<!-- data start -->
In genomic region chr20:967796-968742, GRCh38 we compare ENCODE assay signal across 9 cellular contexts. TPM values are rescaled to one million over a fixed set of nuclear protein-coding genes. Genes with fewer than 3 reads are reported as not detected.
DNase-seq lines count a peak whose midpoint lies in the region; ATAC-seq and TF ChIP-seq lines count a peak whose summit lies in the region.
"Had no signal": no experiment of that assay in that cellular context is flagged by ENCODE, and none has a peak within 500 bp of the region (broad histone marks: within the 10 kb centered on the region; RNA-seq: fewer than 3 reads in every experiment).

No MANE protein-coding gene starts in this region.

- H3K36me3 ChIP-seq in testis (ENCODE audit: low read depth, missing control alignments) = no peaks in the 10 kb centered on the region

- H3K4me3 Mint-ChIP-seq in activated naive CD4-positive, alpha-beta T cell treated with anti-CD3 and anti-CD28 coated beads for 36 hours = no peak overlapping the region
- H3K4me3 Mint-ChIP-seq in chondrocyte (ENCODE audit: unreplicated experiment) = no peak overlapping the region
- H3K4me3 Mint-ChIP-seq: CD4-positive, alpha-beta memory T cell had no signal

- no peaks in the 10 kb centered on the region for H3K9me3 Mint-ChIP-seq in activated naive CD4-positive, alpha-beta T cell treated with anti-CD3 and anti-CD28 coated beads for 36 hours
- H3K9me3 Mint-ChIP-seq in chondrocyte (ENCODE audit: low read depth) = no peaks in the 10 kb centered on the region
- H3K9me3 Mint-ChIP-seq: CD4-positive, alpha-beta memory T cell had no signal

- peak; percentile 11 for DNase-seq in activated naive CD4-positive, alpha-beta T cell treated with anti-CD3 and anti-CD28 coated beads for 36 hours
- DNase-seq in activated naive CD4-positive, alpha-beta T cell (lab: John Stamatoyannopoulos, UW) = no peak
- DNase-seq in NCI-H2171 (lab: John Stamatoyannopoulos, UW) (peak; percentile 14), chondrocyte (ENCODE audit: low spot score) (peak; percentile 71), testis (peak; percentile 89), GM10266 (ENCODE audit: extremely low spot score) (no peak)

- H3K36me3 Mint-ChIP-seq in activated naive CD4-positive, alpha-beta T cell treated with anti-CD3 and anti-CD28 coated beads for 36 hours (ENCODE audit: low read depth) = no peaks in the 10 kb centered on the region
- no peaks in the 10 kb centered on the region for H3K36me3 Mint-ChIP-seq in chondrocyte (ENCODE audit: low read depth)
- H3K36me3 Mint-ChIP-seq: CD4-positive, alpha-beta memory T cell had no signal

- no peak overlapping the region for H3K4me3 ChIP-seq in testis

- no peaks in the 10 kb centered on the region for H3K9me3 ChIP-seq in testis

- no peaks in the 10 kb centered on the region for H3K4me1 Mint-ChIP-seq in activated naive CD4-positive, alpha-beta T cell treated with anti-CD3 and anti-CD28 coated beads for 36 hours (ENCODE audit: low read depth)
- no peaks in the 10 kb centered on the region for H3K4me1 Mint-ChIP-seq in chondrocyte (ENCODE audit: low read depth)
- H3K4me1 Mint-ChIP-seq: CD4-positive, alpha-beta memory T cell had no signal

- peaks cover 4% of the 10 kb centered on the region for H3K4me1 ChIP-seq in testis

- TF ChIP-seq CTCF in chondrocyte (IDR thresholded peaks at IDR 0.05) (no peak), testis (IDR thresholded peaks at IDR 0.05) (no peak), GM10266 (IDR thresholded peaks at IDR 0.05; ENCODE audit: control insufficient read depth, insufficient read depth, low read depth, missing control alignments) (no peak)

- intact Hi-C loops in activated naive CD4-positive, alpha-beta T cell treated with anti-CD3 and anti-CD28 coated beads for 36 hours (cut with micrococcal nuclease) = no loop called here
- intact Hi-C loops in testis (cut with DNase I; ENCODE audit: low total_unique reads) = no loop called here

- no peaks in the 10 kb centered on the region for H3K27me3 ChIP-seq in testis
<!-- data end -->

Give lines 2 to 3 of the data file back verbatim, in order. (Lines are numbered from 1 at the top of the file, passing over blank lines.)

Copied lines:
DNase-seq lines count a peak whose midpoint lies in the region; ATAC-seq and TF ChIP-seq lines count a peak whose summit lies in the region.
"Had no signal": no experiment of that assay in that cellular context is flagged by ENCODE, and none has a peak within 500 bp of the region (broad histone marks: within the 10 kb centered on the region; RNA-seq: fewer than 3 reads in every experiment).